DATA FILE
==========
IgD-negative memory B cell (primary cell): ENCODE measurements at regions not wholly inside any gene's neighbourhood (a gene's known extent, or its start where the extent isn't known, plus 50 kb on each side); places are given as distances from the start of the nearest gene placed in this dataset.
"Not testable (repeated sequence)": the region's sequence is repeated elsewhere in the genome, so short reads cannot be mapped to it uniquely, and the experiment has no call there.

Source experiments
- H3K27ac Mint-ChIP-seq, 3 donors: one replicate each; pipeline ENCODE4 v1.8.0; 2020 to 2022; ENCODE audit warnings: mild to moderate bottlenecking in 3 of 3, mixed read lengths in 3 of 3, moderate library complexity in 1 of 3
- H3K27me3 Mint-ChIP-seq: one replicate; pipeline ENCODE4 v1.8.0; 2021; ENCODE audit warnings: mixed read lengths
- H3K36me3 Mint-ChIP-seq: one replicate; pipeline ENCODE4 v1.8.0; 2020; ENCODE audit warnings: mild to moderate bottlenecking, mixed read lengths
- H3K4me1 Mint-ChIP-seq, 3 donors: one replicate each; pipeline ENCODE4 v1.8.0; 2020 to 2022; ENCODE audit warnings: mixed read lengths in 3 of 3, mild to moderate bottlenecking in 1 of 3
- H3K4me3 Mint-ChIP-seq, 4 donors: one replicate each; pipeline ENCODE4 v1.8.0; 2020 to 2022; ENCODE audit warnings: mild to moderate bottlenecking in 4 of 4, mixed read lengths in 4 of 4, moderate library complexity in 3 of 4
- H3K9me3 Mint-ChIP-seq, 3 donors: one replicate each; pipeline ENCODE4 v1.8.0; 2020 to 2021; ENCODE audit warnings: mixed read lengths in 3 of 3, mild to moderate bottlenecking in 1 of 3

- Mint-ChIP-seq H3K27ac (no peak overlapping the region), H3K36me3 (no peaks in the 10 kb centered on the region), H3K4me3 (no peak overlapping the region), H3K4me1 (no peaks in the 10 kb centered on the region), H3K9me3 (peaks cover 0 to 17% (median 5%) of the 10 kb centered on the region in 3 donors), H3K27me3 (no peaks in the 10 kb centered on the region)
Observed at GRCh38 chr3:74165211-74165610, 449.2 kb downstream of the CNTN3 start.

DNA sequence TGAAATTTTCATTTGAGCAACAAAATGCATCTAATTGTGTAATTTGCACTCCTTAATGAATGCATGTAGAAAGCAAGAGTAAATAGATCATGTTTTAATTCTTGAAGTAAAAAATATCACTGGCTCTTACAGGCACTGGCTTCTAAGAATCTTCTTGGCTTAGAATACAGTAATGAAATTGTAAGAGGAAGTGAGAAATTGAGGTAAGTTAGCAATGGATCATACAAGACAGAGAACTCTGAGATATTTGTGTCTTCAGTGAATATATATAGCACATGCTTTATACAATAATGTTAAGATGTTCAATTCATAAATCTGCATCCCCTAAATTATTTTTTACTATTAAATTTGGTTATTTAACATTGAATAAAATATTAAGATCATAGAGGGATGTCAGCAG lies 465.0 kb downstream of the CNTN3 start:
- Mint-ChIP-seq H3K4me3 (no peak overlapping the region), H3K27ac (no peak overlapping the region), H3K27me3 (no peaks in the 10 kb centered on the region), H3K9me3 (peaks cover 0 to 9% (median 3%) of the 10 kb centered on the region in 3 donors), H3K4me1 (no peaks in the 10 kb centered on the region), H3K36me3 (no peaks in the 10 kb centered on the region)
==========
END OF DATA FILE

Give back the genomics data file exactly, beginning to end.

IgD-negative memory B cell (primary cell): ENCODE measurements at regions not wholly inside any gene's neighbourhood (a gene's known extent, or its start where the extent isn't known, plus 50 kb on each side); places are given as distances from the start of the nearest gene placed in this dataset.
"Not testable (repeated sequence)": the region's sequence is repeated elsewhere in the genome, so short reads cannot be mapped to it uniquely, and the experiment has no call there.

Source experiments
- H3K27ac Mint-ChIP-seq, 3 donors: one replicate each; pipeline ENCODE4 v1.8.0; 2020 to 2022; ENCODE audit warnings: mild to moderate bottlenecking in 3 of 3, mixed read lengths in 3 of 3, moderate library complexity in 1 of 3
- H3K27me3 Mint-ChIP-seq: one replicate; pipeline ENCODE4 v1.8.0; 2021; ENCODE audit warnings: mixed read lengths
- H3K36me3 Mint-ChIP-seq: one replicate; pipeline ENCODE4 v1.8.0; 2020; ENCODE audit warnings: mild to moderate bottlenecking, mixed read lengths
- H3K4me1 Mint-ChIP-seq, 3 donors: one replicate each; pipeline ENCODE4 v1.8.0; 2020 to 2022; ENCODE audit warnings: mixed read lengths in 3 of 3, mild to moderate bottlenecking in 1 of 3
- H3K4me3 Mint-ChIP-seq, 4 donors: one replicate each; pipeline ENCODE4 v1.8.0; 2020 to 2022; ENCODE audit warnings: mild to moderate bottlenecking in 4 of 4, mixed read lengths in 4 of 4, moderate library complexity in 3 of 4
- H3K9me3 Mint-ChIP-seq, 3 donors: one replicate each; pipeline ENCODE4 v1.8.0; 2020 to 2021; ENCODE audit warnings: mixed read lengths in 3 of 3, mild to moderate bottlenecking in 1 of 3

- Mint-ChIP-seq H3K27ac (no peak overlapping the region), H3K36me3 (no peaks in the 10 kb centered on the region), H3K4me3 (no peak overlapping the region), H3K4me1 (no peaks in the 10 kb centered on the region), H3K9me3 (peaks cover 0 to 17% (median 5%) of the 10 kb centered on the region in 3 donors), H3K27me3 (no peaks in the 10 kb centered on the region)
Observed at GRCh38 chr3:74165211-74165610, 449.2 kb downstream of the CNTN3 start.

DNA sequence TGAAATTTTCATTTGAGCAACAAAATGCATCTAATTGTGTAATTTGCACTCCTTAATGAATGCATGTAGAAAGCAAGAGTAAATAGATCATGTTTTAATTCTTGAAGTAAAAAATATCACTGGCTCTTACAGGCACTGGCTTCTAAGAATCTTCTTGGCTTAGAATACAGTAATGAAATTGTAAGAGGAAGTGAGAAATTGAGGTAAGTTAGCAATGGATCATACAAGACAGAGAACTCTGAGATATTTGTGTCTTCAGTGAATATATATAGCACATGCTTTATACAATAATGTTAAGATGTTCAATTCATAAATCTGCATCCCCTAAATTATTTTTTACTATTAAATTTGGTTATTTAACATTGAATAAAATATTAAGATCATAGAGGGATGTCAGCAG lies 465.0 kb downstream of the CNTN3 start:
- Mint-ChIP-seq H3K4me3 (no peak overlapping the region), H3K27ac (no peak overlapping the region), H3K27me3 (no peaks in the 10 kb centered on the region), H3K9me3 (peaks cover 0 to 9% (median 3%) of the 10 kb centered on the region in 3 donors), H3K4me1 (no peaks in the 10 kb centered on the region), H3K36me3 (no peaks in the 10 kb centered on the region)